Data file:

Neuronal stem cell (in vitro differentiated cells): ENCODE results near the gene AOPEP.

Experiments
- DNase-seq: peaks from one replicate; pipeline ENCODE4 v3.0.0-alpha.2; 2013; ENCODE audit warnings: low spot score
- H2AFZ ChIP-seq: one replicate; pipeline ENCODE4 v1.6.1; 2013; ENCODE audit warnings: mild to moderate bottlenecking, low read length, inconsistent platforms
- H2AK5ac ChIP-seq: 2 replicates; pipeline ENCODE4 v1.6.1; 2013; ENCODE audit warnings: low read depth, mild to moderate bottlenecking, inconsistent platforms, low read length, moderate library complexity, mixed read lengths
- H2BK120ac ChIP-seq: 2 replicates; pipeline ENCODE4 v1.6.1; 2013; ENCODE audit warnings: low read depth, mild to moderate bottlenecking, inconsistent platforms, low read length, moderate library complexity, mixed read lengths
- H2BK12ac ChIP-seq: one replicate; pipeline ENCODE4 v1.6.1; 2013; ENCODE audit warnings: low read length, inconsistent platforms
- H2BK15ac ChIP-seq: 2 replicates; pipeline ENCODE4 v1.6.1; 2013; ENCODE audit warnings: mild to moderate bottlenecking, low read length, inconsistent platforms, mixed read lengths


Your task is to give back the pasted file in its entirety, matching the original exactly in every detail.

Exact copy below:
Neuronal stem cell (in vitro differentiated cells): ENCODE results near the gene AOPEP.

Experiments
- DNase-seq: peaks from one replicate; pipeline ENCODE4 v3.0.0-alpha.2; 2013; ENCODE audit warnings: low spot score
- H2AFZ ChIP-seq: one replicate; pipeline ENCODE4 v1.6.1; 2013; ENCODE audit warnings: mild to moderate bottlenecking, low read length, inconsistent platforms
- H2AK5ac ChIP-seq: 2 replicates; pipeline ENCODE4 v1.6.1; 2013; ENCODE audit warnings: low read depth, mild to moderate bottlenecking, inconsistent platforms, low read length, moderate library complexity, mixed read lengths
- H2BK120ac ChIP-seq: 2 replicates; pipeline ENCODE4 v1.6.1; 2013; ENCODE audit warnings: low read depth, mild to moderate bottlenecking, inconsistent platforms, low read length, moderate library complexity, mixed read lengths
- H2BK12ac ChIP-seq: one replicate; pipeline ENCODE4 v1.6.1; 2013; ENCODE audit warnings: low read length, inconsistent platforms
- H2BK15ac ChIP-seq: 2 replicates; pipeline ENCODE4 v1.6.1; 2013; ENCODE audit warnings: mild to moderate bottlenecking, low read length, inconsistent platforms, mixed read lengths